These newly-uncovered drawings show that late alterations were made to Lady Liberty's raised arm.
In 2018, map dealer Barry Lawrence Ruderman procured a folder containing materials that once belonged to famed architect Gustave Eiffel in an auction in Paris.
Eiffel — best known for his eponymous tower structure in Paris — was commissioned to construct the skeleton of the Statue of Liberty by designer Frédéric Auguste Bartholdi.
Ruderman’s purchase was supposed to be blueprint copies related to the statue’s construction. But little did he know that the folder would also contain never-before-seen original sketches of the statue’s construction, revealing late changes that had been made to its structural design.
According to Smithsonian Magazine, the original drawings that were inside Ruderman’s purchased folder had been hidden in plain sight because they were stuck folded together.
The true value of the documents was finally revealed after they were sent to a conservator who placed the papers in a humidified chamber to soften their grip.
The separated documents were more than Ruderman could have envisioned: 22 original engineering drawings of the Statue of Liberty, including handwritten annotations and calculations inside its margins.
“To find the drawings from which all the blueprints were made, that’s just as good as it could get,” said Alex Clausen, the director of Ruderman’s gallery.
The newly discovered drawings depict multiple angle views of Eiffel’s designs for the iron trusswork to support the enormous statue. The papers also feature closeups of many key elements of the statue, like the hardware needed to attach the statue to its concrete base.
On the margin of the drawings appear handwritten calculations which seem to have been adjustments to the original measurements planned out by Eiffel.
Most notably, several drawings show Lady Liberty’s arm with a bulkier shoulder, holding the torch much higher than was later built. The bulkier drawings offer a sturdy structural foundation to support the raised arm of the statue.
But one of these drawings is hand-marked in red ink, drawing an outline that has the statue’s arm tilted more outward, as Bartholdi wanted.
“It looks like somebody is trying to figure out how to change the angle of the arm without wrecking the support,” said historian Edward Berenson who authored the book The Statue Of Liberty: A Transatlantic Story. “This could be evidence for a change in the angle that we ended up with in the real Statue of Liberty.”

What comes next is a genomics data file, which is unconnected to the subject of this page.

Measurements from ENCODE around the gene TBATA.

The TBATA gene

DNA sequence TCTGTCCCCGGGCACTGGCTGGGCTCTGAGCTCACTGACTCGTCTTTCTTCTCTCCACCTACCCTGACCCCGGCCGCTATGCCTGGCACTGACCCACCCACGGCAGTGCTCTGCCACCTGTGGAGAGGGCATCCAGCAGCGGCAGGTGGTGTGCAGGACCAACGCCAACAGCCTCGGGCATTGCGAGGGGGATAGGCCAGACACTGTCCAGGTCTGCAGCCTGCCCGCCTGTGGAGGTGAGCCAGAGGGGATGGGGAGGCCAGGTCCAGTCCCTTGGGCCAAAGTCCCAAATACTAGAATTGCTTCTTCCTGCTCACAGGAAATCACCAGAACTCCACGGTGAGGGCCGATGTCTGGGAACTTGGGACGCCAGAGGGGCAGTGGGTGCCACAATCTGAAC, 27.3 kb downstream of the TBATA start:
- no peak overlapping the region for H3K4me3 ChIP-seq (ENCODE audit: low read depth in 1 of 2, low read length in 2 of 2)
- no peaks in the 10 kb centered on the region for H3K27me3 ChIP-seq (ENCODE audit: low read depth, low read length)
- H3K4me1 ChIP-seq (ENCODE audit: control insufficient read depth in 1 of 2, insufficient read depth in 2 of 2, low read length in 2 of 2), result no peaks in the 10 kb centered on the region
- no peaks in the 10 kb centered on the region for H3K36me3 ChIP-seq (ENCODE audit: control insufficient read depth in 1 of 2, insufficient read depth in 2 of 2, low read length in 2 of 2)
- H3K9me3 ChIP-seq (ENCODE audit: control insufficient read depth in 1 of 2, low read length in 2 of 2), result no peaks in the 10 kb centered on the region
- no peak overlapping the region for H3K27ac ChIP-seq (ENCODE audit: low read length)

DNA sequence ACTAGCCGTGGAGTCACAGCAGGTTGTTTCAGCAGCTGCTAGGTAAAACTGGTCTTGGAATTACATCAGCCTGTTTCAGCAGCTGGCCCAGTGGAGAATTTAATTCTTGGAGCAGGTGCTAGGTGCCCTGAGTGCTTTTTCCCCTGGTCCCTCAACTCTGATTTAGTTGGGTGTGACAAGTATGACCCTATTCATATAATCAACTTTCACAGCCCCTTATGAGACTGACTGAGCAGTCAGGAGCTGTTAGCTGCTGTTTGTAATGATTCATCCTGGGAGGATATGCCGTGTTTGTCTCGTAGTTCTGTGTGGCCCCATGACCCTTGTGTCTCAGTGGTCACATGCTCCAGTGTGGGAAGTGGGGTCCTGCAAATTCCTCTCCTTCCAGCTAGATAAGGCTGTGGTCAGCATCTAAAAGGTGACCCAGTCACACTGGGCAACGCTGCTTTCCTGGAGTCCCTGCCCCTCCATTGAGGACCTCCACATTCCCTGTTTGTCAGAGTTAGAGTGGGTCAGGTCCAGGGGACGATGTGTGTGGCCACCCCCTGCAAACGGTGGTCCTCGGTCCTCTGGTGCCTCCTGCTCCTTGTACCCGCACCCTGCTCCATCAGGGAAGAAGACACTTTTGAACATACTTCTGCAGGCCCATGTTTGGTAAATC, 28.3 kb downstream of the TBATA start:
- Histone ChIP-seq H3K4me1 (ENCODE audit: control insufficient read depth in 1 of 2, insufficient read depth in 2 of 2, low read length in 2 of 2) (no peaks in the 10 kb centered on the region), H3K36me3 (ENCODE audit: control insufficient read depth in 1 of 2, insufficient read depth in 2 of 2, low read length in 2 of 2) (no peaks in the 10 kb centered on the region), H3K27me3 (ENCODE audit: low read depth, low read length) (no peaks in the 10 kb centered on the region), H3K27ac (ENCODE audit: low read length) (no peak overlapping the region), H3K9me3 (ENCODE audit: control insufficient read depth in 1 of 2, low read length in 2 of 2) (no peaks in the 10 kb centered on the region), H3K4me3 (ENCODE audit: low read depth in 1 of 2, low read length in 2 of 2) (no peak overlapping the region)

Drawing up a sturdy foundation for the massive 151-foot tall Statue of Liberty was no easy feat. In addition to its height, the statue’s facade was made out of copper as thin as two stacked pennies.
It needed to withstand the forceful winds ripping through New York’s harbor and the potential for corrosion from the surrounding saltwater.
To fortify the foundation, Eiffel installed asbestos insulation between the iron skeleton and copper exterior. He also devised an interior skeleton made out of wrought iron designed with a network of springs to absorb the force of the winds.
Eiffel’s ingenious design allowed the structure to maintain its integrity up until the statue’s restoration project in the 1980s. The statue now sways up to three inches during a 50 mile per hour wind while its torch sways up to six inches.
More astonishingly, the date on the sketches and pages, July 28, 1882, suggests that the change to the statue’s arm design — depicted in handwritten red ink on the schematics — was likely a last-minute addition since most of the statue had already been built at that point.
Historians have long suspected that Eiffel’s initial designs had intended for a more sound foundation to support Lady Liberty’s raised arm. But the lack of material evidence representing the collaboration between Eiffel and Bartholdi meant that hypothesis could never be supported — until now.
However, historians still question how a last-minute change to such a massive construction project was able to bypass Eiffel’s approval.
One possibility is that Eiffel may have been too busy with his other projects at that stage of Lady Liberty’s construction and handed it over to his assistants to oversee the project’s completion.
“That may be one reason why Bartholdi decided he could make modifications, because he knew that Eiffel was not totally hands-on,” said Berenson. “Bartholdi played down Eiffel’s contributions because he was kind of an egotistical guy.”
After nearly a decade of construction and a grueling transatlantic journey between France and the United States and a two-year reassemblage, the Statue of Liberty was finally dedicated on Oct. 28, 1886. It still stands tall today.
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